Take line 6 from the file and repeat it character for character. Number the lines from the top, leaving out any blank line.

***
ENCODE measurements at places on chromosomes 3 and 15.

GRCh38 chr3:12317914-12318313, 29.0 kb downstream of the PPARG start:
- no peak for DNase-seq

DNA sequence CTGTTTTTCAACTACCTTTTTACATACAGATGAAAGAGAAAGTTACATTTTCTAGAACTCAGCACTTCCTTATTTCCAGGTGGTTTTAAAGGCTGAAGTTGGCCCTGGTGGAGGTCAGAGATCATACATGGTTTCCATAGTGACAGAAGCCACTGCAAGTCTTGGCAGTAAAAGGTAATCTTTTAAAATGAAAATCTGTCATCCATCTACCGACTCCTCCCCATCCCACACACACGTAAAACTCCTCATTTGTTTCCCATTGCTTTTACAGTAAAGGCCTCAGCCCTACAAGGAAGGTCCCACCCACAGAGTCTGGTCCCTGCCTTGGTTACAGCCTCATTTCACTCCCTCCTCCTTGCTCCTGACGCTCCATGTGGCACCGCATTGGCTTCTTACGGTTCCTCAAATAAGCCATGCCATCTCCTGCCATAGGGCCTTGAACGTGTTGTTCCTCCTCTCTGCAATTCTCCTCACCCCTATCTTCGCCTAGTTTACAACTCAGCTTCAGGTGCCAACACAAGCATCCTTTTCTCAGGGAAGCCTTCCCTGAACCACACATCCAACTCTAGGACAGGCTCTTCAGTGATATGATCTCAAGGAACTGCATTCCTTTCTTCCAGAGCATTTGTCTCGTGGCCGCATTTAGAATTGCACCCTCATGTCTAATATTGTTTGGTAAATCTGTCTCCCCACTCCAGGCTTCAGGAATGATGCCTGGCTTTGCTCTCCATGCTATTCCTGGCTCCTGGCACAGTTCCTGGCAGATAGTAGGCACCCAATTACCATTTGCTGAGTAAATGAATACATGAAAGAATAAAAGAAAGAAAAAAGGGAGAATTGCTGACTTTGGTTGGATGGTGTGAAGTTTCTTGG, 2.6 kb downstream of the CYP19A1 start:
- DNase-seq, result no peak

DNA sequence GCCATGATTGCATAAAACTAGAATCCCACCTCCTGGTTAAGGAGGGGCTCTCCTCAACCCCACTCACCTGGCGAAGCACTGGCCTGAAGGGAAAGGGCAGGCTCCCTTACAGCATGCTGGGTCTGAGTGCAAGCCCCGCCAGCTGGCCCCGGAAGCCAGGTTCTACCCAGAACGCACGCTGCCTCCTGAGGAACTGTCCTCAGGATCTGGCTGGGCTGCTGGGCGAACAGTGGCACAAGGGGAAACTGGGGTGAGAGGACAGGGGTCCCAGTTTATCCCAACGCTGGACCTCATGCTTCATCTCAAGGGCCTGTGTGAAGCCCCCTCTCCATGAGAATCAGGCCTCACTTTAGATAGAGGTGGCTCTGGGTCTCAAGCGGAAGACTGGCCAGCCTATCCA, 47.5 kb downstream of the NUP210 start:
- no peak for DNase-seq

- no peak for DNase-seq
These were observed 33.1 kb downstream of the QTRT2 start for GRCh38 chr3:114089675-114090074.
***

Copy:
DNA sequence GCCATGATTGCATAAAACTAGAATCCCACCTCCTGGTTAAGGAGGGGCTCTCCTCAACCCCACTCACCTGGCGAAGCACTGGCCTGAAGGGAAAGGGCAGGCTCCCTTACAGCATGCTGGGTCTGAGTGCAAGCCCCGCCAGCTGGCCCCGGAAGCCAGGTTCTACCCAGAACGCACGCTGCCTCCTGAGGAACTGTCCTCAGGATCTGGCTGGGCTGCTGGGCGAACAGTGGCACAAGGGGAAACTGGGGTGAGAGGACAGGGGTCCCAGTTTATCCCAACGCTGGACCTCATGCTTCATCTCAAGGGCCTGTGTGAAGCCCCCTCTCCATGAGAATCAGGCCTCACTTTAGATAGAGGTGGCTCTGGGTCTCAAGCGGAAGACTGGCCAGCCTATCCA, 47.5 kb downstream of the NUP210 start: